Almost 80% of small business owners think “going into retirement” is when they should start pulling together their exit strategy, according to the Center for Women’s Business Research. (The study polled both men and women.) But every business broker and small business expert will tell you to start planning earlier. Much earlier.
The primary reason: The value of your business is best maximized when you’ve spent years preparing for the exit. (See: How to Increase the Value of Your Business—Before You Sell It.) Mergers and IPOs are two exit transactions that can increase the value of your company before you leave it. Here’s how they differ from an outright sale.
Why it should (or shouldn’t) be considered: A merger is a “great way to plan an exit” because it can significantly increase your business’ value, says Dan Bowser, president of Value Insights, a Chandler, Ariz., consultancy that helps businesses develop and carry out exit plans. (See: Is a Merger Right for Your Business?) For example, two $15 million businesses that join forces can expand much more rapidly into a collective $50 million business five years down the road. (Think: a doubled sales force and lower overhead.) At that point, your shares in the merged company will be worth much more than they could have been with your individual business.
A true merger—when two companies join to create a bigger company—shouldn’t be considered when you want an immediate out. Mergers often expect owners and management to be invested in the business’ future.
When it makes sense: A merger makes sense when you meet the perfect acquiring company, but it doesn’t have the cash to buy your business outright.
What it entails: In a merger, there is rarely an exchange of cash—you are instead exchanging the ownership interest in your business for interest in another entity.
Initial Public Offering (IPO)
Why it should (or shouldn’t) be considered: Most small business owners do not consider an IPO—that is, take their company “public” to a stock exchange—because they cost hundreds of thousands of dollars to facilitate, says Bowser. An IPO might seem like a good way to grow your business to eventually cash in, but “just because you’re publicly held doesn’t mean anyone will be willing to buy your stock,” he says. Public companies are also required to report detailed financials.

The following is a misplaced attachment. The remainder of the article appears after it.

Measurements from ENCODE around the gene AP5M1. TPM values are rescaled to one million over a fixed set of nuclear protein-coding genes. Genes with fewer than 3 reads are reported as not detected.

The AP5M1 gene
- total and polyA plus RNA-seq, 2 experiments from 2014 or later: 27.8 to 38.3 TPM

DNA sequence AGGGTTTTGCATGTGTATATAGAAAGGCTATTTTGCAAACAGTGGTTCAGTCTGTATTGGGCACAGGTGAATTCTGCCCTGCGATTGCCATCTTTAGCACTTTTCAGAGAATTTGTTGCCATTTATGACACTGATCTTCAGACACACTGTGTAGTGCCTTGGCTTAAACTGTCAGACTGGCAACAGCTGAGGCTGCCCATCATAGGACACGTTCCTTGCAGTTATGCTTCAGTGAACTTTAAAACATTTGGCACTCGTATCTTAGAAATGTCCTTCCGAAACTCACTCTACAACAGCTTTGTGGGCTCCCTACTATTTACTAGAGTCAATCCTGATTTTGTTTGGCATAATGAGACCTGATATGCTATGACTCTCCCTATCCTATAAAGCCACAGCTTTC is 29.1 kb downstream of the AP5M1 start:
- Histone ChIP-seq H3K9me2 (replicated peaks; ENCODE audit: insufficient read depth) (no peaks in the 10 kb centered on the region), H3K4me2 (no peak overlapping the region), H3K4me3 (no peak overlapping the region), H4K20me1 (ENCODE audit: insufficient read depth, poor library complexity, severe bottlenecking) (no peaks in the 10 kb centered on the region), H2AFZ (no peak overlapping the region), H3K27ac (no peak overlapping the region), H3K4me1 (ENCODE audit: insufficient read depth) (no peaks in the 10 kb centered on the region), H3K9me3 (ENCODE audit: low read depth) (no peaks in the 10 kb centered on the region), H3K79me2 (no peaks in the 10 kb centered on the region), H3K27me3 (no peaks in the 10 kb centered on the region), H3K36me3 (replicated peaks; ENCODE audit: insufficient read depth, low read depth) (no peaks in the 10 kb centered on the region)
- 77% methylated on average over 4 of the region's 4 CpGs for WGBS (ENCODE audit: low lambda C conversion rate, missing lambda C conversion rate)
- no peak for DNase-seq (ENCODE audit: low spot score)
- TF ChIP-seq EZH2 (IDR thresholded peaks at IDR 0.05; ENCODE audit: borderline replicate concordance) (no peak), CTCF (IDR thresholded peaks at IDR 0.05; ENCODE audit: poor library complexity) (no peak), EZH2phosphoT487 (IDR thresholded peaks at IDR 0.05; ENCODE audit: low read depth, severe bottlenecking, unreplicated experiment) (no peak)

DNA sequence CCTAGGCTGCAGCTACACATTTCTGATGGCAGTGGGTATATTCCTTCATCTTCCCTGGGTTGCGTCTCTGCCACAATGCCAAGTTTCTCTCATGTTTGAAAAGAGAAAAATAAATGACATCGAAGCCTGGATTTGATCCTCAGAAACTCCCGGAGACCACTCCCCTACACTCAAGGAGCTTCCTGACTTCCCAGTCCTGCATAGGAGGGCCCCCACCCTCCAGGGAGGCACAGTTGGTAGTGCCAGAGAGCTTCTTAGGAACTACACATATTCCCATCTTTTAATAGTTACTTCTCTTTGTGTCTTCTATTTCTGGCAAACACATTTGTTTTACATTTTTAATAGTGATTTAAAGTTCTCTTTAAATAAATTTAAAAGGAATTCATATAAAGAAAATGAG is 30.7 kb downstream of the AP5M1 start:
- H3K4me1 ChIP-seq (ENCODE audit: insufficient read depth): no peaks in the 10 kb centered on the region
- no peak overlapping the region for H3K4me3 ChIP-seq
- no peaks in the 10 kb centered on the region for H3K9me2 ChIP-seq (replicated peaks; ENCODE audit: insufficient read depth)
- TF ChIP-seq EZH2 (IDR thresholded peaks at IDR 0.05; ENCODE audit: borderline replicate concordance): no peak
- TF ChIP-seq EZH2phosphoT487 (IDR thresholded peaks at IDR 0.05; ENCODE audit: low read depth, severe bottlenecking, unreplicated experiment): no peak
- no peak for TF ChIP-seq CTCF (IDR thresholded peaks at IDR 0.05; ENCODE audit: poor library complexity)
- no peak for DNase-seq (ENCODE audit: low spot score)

On the other hand, an IPO should be considered by small businesses backed by venture capital or “for businesses that could really be the next Apple.”
When it makes sense: IPOs make sense for profitable firms that have a market value of $25 million to $50 million, says Bowser. (In terms of revenue, that’s a range of about $30 million to $50 million.)
What it entails: An IPO will take at least a year of preparation.
Why it should (or shouldn’t) be considered: An outright sale is one of the simplest and most common exit strategies for small business owners. The only time it shouldn’t be considered: When you’re expecting to stay involved with the business for years to come.
When it makes sense: When compared with the first two options, an outright sale makes sense for the business owner who wants to retire right away. (Though “right away” can include as long as a couple years for transition.)
What it entails: When looking for an exit strategy, Bowser says most small business owners search for a buyer who is “just like them” because they want (and expect) the business to be managed the same way forever. But those transactions haven’t proven very profitable in his 22 years of experience. Instead, he suggests finding a buyer company that does what you do, or could use what you do, but is greater in magnitude. “Those transactions make enormous sense,” he says. “You bring something to the table they need, and they’re willing to pay for it.”